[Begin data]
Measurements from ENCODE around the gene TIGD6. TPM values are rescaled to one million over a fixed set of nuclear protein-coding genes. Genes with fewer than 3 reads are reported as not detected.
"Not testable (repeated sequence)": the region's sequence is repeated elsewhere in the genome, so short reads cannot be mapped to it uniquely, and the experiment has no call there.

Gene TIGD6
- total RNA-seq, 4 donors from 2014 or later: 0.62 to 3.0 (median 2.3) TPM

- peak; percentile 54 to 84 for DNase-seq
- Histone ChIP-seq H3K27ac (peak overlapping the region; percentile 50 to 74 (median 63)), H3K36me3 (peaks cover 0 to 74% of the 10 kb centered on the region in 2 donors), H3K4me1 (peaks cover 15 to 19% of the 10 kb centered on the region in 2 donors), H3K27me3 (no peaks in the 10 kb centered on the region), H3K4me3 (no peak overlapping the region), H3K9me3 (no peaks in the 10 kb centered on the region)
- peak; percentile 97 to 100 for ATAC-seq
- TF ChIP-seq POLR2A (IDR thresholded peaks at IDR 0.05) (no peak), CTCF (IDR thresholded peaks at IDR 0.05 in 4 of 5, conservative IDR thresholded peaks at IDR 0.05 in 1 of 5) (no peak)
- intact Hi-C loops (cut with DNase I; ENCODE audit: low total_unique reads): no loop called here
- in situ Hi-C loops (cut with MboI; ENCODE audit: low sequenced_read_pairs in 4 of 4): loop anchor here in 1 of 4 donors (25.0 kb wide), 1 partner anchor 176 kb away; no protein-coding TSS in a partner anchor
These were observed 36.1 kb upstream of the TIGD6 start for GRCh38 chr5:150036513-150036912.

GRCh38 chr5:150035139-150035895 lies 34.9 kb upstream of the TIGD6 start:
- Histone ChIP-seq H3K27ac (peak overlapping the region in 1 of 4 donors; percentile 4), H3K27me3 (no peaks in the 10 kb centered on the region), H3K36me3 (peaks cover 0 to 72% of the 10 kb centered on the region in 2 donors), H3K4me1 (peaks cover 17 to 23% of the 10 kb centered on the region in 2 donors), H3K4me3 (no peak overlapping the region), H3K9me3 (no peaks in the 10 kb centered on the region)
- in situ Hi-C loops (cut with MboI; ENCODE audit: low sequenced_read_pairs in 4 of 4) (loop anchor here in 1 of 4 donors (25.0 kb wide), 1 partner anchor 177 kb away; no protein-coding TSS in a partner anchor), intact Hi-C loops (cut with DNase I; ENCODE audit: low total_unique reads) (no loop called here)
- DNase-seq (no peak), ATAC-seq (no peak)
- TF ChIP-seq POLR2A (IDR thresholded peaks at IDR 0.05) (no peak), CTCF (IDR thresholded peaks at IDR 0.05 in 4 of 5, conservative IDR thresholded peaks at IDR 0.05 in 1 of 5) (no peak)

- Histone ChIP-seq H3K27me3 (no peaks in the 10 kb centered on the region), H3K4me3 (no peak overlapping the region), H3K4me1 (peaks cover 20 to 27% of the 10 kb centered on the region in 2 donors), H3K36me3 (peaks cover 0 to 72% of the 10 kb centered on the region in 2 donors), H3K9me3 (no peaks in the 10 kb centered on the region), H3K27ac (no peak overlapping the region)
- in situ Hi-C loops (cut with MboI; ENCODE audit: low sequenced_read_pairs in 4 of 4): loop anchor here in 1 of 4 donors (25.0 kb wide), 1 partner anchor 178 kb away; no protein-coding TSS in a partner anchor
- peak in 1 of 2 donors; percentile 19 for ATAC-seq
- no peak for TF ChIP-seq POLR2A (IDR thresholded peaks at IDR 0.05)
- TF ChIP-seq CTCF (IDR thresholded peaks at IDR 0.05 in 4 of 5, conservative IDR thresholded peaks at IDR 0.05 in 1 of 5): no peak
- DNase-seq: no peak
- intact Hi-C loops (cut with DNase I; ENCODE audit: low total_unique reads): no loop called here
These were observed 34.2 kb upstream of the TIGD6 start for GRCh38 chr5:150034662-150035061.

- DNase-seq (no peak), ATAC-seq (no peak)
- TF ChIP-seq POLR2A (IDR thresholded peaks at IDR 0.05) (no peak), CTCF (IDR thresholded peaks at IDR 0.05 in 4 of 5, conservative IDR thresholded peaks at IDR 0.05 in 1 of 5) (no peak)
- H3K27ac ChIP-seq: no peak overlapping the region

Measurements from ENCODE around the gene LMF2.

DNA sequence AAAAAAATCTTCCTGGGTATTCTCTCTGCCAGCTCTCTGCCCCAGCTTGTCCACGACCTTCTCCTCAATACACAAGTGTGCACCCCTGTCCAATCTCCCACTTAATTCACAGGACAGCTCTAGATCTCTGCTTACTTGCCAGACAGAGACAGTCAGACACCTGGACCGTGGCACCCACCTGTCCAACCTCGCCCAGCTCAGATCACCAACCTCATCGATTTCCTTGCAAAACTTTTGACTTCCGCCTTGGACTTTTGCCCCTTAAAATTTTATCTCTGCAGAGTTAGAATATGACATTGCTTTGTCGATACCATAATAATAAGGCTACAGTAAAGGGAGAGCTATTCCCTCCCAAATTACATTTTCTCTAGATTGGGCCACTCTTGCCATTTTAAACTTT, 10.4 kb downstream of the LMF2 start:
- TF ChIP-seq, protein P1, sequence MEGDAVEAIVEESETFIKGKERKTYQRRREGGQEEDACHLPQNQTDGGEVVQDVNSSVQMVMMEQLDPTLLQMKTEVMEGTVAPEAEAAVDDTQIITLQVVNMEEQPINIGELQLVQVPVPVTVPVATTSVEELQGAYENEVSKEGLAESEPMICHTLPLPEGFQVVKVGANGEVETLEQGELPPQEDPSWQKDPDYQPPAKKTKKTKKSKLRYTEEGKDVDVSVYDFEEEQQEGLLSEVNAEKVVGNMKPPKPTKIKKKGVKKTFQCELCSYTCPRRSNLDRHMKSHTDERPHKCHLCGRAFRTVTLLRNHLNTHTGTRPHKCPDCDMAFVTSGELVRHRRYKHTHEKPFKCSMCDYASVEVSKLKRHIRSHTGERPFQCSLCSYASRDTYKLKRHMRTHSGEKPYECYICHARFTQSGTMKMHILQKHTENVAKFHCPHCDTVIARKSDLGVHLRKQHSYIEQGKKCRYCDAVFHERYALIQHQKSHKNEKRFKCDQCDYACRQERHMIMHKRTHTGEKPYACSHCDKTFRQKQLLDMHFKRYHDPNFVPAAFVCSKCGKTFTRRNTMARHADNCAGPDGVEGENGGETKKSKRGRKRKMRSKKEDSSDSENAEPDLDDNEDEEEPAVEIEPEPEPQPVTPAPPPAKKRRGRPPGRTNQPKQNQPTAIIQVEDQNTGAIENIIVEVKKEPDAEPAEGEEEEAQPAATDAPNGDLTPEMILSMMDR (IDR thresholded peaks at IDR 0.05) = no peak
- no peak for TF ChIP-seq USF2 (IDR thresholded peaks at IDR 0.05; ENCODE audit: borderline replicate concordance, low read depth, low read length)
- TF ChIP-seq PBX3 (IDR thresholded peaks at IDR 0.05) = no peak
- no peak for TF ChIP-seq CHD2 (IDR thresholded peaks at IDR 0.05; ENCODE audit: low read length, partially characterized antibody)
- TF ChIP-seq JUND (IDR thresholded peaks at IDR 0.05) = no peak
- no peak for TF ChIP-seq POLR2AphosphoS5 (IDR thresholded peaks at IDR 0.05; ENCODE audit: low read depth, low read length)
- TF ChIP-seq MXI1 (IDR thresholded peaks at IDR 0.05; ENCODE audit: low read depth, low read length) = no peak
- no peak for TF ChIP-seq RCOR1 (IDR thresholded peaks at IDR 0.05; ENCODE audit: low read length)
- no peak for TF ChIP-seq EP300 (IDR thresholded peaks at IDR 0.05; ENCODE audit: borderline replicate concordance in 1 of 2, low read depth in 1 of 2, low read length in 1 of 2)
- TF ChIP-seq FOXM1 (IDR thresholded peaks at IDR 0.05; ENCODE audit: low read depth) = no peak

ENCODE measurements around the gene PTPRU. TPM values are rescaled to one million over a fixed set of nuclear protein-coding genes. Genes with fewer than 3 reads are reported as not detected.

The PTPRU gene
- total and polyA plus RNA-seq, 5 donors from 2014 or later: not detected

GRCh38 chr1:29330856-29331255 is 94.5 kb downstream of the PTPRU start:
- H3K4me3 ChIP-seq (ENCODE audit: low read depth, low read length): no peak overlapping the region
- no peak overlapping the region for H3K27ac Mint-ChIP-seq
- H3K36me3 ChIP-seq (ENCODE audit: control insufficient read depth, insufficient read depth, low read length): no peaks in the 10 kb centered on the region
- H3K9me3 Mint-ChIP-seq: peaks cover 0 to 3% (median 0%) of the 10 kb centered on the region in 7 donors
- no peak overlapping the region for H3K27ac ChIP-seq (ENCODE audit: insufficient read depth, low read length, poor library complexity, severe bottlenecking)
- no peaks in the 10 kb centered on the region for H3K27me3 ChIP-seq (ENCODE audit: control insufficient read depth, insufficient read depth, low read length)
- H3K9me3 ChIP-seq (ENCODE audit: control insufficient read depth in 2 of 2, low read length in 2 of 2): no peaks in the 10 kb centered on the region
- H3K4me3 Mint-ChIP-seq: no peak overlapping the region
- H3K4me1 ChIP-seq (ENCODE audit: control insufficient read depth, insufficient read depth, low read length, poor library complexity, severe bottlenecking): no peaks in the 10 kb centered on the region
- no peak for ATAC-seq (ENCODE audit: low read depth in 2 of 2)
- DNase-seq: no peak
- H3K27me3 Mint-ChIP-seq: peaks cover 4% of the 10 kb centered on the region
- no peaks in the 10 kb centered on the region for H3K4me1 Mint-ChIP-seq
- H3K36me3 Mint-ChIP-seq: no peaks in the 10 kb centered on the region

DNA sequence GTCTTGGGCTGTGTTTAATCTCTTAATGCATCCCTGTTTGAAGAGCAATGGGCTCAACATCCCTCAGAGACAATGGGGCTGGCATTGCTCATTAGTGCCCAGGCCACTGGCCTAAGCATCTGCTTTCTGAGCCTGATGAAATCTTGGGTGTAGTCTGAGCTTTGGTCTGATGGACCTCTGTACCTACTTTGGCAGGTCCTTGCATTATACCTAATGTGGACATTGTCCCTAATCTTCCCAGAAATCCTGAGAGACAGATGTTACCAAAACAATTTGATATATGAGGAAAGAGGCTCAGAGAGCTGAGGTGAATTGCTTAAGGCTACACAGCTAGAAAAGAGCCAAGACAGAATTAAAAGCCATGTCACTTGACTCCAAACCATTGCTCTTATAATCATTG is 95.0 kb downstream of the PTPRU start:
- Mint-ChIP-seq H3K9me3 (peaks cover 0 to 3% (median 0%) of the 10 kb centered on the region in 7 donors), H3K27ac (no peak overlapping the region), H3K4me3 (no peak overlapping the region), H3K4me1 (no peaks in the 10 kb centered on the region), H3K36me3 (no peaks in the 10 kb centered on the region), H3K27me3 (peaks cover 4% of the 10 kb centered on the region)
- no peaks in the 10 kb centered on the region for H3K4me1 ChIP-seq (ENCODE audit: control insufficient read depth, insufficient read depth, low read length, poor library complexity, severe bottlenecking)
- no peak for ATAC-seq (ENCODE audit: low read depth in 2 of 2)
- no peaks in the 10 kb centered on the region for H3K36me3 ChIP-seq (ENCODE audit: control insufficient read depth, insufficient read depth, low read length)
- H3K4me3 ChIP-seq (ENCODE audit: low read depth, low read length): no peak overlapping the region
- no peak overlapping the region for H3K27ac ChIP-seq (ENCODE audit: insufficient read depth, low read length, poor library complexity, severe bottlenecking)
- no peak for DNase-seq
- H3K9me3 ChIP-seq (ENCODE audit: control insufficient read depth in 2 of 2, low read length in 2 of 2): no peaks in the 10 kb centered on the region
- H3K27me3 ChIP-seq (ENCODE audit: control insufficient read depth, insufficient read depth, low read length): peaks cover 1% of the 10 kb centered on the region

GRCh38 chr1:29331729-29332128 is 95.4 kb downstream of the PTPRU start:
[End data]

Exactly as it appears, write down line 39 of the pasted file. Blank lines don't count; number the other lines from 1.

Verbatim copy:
- TF ChIP-seq FOXM1 (IDR thresholded peaks at IDR 0.05; ENCODE audit: low read depth) = no peak